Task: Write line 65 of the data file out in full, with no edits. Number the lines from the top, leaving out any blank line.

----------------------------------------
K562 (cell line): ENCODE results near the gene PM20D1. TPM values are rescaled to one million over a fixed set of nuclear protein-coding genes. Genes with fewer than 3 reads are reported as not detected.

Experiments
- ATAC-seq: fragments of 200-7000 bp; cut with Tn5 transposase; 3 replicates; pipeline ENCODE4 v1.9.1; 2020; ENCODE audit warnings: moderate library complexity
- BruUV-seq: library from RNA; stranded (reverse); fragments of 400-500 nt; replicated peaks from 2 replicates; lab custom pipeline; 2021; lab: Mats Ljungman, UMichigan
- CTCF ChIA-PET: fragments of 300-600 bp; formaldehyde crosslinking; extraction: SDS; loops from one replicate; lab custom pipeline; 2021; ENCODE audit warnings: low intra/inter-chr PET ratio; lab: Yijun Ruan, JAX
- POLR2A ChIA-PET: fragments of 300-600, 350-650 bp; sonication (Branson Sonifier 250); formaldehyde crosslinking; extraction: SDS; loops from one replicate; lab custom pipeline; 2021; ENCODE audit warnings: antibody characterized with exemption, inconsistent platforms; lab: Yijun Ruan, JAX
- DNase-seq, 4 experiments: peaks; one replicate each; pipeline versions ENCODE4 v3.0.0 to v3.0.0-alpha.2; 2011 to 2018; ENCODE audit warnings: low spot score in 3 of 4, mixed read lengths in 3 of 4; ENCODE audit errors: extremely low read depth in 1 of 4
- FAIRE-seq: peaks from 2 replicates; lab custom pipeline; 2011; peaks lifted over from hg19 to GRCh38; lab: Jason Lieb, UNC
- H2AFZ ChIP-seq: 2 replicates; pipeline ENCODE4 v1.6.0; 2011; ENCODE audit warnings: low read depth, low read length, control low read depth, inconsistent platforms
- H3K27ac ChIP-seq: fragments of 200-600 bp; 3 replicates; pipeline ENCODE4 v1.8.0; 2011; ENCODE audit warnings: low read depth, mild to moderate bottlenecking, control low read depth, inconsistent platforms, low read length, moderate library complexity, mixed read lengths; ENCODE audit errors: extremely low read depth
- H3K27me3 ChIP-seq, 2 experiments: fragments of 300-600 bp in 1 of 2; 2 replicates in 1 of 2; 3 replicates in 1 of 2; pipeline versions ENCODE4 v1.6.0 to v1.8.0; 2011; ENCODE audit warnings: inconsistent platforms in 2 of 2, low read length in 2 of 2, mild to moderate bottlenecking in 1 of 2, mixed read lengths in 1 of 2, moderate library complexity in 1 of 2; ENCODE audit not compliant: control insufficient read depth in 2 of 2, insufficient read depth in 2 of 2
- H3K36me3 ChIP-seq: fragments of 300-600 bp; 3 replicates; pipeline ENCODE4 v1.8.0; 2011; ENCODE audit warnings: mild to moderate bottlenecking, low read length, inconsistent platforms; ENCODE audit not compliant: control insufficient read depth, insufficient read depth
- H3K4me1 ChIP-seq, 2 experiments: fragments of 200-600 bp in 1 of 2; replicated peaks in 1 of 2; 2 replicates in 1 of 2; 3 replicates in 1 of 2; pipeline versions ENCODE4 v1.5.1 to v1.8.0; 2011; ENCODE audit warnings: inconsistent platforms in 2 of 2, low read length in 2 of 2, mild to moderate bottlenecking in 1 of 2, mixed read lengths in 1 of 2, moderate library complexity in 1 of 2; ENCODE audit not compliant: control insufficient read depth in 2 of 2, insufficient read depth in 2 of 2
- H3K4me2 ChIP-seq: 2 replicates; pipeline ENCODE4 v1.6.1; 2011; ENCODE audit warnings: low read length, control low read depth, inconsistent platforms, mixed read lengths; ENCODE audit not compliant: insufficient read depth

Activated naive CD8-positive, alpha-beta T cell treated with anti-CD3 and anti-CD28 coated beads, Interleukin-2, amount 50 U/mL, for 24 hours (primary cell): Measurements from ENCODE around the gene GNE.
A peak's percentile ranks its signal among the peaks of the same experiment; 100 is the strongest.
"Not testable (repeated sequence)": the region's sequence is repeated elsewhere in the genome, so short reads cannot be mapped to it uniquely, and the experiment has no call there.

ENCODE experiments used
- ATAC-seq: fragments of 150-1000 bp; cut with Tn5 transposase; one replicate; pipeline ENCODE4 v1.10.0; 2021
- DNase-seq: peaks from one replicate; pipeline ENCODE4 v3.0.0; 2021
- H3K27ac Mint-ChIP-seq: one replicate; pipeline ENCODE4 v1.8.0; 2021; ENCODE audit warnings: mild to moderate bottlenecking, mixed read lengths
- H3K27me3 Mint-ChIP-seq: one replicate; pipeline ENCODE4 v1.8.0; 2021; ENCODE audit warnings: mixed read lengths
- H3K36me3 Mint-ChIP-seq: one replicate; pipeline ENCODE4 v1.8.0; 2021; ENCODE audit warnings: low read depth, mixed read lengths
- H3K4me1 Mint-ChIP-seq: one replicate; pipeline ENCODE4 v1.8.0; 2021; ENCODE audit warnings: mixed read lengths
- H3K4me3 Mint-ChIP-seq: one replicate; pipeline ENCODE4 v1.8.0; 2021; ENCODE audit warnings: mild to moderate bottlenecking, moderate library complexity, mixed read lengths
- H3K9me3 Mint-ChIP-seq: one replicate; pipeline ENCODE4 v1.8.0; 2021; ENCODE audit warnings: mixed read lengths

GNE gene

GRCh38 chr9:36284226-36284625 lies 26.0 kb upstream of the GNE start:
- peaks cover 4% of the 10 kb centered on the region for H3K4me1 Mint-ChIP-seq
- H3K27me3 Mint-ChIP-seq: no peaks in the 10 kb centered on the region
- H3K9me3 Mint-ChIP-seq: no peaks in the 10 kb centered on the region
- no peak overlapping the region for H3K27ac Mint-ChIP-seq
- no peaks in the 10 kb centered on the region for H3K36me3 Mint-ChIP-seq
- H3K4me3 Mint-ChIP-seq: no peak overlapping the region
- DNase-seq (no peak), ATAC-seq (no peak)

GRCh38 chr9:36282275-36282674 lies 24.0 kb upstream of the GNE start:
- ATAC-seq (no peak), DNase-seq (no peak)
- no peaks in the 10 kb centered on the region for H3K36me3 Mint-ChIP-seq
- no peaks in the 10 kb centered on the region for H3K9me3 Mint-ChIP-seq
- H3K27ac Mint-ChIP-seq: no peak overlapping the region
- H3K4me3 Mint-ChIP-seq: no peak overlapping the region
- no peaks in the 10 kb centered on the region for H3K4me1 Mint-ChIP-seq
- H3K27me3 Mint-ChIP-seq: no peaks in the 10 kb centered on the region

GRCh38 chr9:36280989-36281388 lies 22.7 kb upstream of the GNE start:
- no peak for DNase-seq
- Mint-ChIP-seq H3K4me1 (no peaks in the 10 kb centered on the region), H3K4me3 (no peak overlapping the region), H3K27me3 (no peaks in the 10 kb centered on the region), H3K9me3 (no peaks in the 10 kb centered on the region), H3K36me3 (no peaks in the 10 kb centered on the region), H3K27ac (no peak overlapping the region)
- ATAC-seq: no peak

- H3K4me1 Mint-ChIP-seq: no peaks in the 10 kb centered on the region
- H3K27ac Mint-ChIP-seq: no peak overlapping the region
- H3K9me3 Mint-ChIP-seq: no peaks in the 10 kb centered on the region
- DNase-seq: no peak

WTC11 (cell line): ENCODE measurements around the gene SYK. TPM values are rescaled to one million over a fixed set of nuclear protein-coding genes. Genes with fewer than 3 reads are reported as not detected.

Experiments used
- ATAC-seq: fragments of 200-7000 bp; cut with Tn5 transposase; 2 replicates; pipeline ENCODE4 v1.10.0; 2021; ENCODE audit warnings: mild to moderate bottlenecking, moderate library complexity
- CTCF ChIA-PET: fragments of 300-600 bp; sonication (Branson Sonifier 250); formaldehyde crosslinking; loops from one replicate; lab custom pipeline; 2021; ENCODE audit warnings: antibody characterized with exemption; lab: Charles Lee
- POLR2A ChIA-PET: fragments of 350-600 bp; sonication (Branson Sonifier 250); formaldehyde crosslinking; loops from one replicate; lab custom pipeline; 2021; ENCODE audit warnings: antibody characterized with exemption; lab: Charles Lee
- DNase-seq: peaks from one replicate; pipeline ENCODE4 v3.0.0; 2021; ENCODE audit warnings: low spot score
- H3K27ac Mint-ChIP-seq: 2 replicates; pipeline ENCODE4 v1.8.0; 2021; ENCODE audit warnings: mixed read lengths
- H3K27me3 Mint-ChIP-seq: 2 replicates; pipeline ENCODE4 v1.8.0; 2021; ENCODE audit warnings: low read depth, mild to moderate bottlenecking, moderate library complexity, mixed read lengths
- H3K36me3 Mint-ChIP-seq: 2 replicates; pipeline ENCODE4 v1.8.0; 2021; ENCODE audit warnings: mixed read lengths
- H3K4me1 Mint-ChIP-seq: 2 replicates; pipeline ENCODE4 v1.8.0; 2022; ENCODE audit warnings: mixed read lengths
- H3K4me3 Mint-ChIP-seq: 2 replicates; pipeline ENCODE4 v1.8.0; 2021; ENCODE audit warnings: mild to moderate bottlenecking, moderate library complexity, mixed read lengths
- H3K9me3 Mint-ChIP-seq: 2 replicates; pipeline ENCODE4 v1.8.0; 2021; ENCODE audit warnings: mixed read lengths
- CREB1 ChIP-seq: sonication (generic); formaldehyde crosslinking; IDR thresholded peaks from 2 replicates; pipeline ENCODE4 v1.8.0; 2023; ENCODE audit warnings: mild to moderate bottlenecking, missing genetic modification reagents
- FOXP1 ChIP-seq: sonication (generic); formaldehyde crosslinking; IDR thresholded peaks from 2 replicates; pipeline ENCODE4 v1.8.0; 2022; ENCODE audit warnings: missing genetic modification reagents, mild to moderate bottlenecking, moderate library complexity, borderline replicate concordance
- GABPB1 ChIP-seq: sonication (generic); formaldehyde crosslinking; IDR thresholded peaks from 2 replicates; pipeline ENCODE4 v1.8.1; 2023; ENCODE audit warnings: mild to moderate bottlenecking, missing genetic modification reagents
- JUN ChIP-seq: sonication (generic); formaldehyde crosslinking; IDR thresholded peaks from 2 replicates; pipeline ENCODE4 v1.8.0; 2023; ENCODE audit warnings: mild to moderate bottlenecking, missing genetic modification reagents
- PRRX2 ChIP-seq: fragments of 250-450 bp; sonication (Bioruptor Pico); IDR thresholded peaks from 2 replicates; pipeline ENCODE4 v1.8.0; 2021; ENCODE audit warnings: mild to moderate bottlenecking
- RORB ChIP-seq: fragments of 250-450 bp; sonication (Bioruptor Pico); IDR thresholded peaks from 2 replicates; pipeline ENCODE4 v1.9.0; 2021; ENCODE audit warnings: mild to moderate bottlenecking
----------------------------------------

- FOXP1 ChIP-seq: sonication (generic); formaldehyde crosslinking; IDR thresholded peaks from 2 replicates; pipeline ENCODE4 v1.8.0; 2022; ENCODE audit warnings: missing genetic modification reagents, mild to moderate bottlenecking, moderate library complexity, borderline replicate concordance